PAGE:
An assortment of crank baits with varying bill lengths can help you fish at different desired depths.
Again, the billless baits are designed to disturb the surface. They pop and splash when jerked, and they cause a V wake when steadily retrieved.
Crank baits can be used to effectively fish the surface and desired depths to about 25 feet. They can also crawl over bottom obstructions and they have that struggling action of an impaired bait fish.
Crank baits are searching lures designed to cover lots of water. They seek the reaction bite. I like to be in contact with the bottom at first. Next, on the stop, the lure seductively wiggles upwards. It’s like a minnow that is about to turn belly up and float. On the go, the crank bait struggles to reach the bottom. I sometimes opt for crank bait that dives deeper than the depth I’m fishing. This makes it a snap to reach the bottom. But with a grassy bottom I prefer more shallow-running bait. This prevents weedy hook ups.
Unfortunately, you must fish the structure to catch the warm water species like bass and pike. Fishing crank bait over open water is like fishing on your back lawn.
Tackle considerations are simple. I want a fast, speedy, retrieve reel like a 5.7 to 1 ratio. That is, one handle turn rotates the spool 5.7 revolutions. The rod
is a 6 ½ to 7 footer with medium action. The line is an eight or ten pound test.
A plug’s action needs to be tested. You want a plug that runs true. If it flops to one side it will likely be unproductive. It’s easy to tune a plug by carefully bending its eye. Once properly centered, the crank bait will run true. You can tune it up by bending the wire eyelet either to the left or to the right until its action is correct. I want my plugs to run evenly with a side-to-side wobble. I don’t want it to turn more to one side or to turn over on its side.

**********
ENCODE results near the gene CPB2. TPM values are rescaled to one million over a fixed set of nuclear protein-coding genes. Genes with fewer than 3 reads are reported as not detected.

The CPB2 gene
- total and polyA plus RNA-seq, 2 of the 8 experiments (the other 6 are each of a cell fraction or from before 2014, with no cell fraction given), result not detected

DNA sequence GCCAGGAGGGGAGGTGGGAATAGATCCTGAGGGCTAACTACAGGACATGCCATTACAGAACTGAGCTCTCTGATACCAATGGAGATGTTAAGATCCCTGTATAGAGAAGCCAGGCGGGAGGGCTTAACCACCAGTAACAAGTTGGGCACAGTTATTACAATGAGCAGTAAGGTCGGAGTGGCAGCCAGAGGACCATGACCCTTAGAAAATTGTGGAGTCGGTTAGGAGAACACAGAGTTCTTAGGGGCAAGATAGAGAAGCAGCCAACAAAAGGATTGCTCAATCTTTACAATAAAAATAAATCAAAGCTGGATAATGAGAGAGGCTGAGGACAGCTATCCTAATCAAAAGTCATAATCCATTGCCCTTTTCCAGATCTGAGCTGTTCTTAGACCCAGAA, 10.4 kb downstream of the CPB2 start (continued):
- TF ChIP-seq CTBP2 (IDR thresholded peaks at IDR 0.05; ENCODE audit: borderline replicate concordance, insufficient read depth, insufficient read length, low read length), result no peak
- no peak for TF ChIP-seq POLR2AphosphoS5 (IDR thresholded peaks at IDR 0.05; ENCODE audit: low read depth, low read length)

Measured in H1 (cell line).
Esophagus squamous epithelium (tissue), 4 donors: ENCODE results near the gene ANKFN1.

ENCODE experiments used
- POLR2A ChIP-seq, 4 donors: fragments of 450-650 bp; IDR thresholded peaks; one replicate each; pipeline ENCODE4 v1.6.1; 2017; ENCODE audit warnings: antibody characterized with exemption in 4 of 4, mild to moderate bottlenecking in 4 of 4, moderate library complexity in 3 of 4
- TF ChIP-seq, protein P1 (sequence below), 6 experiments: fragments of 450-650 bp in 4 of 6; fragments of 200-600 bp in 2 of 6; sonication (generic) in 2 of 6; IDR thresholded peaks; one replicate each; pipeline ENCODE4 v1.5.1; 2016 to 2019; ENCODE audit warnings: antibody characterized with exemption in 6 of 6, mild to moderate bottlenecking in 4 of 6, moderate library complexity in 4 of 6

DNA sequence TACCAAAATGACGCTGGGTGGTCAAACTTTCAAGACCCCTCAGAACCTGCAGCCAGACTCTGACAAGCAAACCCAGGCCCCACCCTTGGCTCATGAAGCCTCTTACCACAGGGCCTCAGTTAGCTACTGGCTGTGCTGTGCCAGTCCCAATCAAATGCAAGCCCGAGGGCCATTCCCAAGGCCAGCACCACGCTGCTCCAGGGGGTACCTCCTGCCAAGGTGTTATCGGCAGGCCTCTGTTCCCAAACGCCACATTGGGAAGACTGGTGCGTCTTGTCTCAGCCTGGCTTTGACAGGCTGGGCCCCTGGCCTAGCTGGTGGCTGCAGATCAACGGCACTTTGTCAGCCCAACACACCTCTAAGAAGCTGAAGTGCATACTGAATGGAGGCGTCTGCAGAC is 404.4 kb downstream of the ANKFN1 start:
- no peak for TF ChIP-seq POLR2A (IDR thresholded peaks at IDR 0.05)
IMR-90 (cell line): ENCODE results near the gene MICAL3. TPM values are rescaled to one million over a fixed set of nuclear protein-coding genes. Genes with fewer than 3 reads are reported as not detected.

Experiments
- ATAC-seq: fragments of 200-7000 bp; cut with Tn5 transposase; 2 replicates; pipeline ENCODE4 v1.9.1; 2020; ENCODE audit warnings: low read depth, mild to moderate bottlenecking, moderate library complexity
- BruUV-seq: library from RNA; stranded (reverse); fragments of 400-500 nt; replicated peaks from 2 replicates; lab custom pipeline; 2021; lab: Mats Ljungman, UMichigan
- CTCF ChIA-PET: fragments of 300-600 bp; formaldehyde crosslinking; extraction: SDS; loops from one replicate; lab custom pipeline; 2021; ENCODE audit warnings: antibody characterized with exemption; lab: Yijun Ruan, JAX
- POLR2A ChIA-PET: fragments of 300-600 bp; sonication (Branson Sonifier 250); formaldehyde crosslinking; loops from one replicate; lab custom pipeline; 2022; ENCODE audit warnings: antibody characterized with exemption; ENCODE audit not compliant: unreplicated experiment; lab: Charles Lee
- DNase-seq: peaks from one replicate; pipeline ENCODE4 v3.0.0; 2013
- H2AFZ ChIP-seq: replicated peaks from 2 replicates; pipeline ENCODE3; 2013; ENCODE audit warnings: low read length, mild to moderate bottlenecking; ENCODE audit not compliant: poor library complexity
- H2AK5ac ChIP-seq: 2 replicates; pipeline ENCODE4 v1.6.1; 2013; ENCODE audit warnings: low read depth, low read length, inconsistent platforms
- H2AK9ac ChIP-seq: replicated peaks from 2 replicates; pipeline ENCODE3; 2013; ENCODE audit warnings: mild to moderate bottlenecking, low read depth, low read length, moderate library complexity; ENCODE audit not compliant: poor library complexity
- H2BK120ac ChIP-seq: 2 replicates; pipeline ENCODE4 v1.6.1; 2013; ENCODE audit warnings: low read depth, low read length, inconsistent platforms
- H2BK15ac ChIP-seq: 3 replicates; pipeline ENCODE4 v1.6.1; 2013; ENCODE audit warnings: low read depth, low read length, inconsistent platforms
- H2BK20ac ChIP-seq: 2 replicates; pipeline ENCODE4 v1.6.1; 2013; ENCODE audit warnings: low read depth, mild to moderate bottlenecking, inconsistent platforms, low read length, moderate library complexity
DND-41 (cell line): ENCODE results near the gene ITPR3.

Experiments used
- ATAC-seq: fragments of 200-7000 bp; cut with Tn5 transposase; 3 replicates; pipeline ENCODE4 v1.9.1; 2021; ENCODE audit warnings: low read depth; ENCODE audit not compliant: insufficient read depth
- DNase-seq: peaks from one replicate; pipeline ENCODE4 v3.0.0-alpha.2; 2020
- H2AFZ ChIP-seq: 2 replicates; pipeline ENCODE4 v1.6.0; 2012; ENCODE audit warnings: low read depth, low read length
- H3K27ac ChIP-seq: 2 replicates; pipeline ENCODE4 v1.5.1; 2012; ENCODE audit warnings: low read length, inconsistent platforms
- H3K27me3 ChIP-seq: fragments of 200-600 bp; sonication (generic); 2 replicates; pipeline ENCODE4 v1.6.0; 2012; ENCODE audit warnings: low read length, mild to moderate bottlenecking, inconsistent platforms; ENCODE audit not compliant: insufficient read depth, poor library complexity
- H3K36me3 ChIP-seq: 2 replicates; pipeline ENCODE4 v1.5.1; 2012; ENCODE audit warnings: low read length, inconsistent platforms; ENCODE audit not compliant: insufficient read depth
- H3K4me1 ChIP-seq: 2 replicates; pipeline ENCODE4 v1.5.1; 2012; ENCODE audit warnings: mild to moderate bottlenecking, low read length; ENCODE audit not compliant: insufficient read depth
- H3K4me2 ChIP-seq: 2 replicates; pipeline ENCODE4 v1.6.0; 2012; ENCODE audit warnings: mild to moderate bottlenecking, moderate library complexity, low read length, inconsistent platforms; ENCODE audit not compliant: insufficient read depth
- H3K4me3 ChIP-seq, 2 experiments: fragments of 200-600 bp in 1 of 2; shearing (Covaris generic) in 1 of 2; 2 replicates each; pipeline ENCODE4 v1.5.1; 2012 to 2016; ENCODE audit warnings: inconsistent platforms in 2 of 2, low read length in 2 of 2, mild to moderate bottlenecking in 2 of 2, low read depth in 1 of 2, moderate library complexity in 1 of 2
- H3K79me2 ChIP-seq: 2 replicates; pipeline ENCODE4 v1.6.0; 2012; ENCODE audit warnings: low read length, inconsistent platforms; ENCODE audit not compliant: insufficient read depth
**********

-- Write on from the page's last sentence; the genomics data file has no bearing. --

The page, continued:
Many crank baits have sound in the form of a rattle. I’ve found these to work when lighting conditions are poor. They also are effective when the fish are on the bite. But when the fish are moody and the water is clear, the rattle seems to make the bite
A good quality snap is my favorite way to attach a crank bait. The Duncan loop or Rapala knot is another effective connection. You want the crank bait to have freedom when it comes to movement. A stiff, heavy line tightly tied to the eyelet cuts down on the plug’s action.
In general, the thin crank baits such as the traditional Rapala run with a wiggle while the thick-bodied
baits run with a wobble.
The line tie location of the plug is an indicator of its depth. If you tie it close to the bill’s end, the bait will run shallower. If the tie is far from the bill’s end, it will run deeper. A bill angled downward will cause the crank bait to run shallow. A bill that is straight will dive deeper. The closer the tie is to the face of the lure, the tighter the wiggle.